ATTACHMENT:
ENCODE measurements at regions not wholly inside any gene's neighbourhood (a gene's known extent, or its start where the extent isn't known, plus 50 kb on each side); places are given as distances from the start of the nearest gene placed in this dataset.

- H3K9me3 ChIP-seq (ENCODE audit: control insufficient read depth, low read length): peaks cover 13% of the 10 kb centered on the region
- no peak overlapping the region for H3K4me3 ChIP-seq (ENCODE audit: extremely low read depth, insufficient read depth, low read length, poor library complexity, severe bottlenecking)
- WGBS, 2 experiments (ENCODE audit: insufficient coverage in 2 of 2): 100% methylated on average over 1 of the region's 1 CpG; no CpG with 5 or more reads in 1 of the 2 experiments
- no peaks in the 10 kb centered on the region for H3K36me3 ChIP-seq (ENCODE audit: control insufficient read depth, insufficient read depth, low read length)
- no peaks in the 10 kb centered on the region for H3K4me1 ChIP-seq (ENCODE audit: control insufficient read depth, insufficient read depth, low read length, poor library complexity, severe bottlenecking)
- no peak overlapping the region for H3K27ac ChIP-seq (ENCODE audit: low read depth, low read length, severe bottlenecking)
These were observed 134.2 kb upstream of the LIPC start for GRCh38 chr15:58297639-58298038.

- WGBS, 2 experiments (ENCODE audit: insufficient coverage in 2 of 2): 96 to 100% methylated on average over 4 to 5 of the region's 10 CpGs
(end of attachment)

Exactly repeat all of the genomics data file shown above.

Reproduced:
ENCODE measurements at regions not wholly inside any gene's neighbourhood (a gene's known extent, or its start where the extent isn't known, plus 50 kb on each side); places are given as distances from the start of the nearest gene placed in this dataset.

- H3K9me3 ChIP-seq (ENCODE audit: control insufficient read depth, low read length): peaks cover 13% of the 10 kb centered on the region
- no peak overlapping the region for H3K4me3 ChIP-seq (ENCODE audit: extremely low read depth, insufficient read depth, low read length, poor library complexity, severe bottlenecking)
- WGBS, 2 experiments (ENCODE audit: insufficient coverage in 2 of 2): 100% methylated on average over 1 of the region's 1 CpG; no CpG with 5 or more reads in 1 of the 2 experiments
- no peaks in the 10 kb centered on the region for H3K36me3 ChIP-seq (ENCODE audit: control insufficient read depth, insufficient read depth, low read length)
- no peaks in the 10 kb centered on the region for H3K4me1 ChIP-seq (ENCODE audit: control insufficient read depth, insufficient read depth, low read length, poor library complexity, severe bottlenecking)
- no peak overlapping the region for H3K27ac ChIP-seq (ENCODE audit: low read depth, low read length, severe bottlenecking)
These were observed 134.2 kb upstream of the LIPC start for GRCh38 chr15:58297639-58298038.

- WGBS, 2 experiments (ENCODE audit: insufficient coverage in 2 of 2): 96 to 100% methylated on average over 4 to 5 of the region's 10 CpGs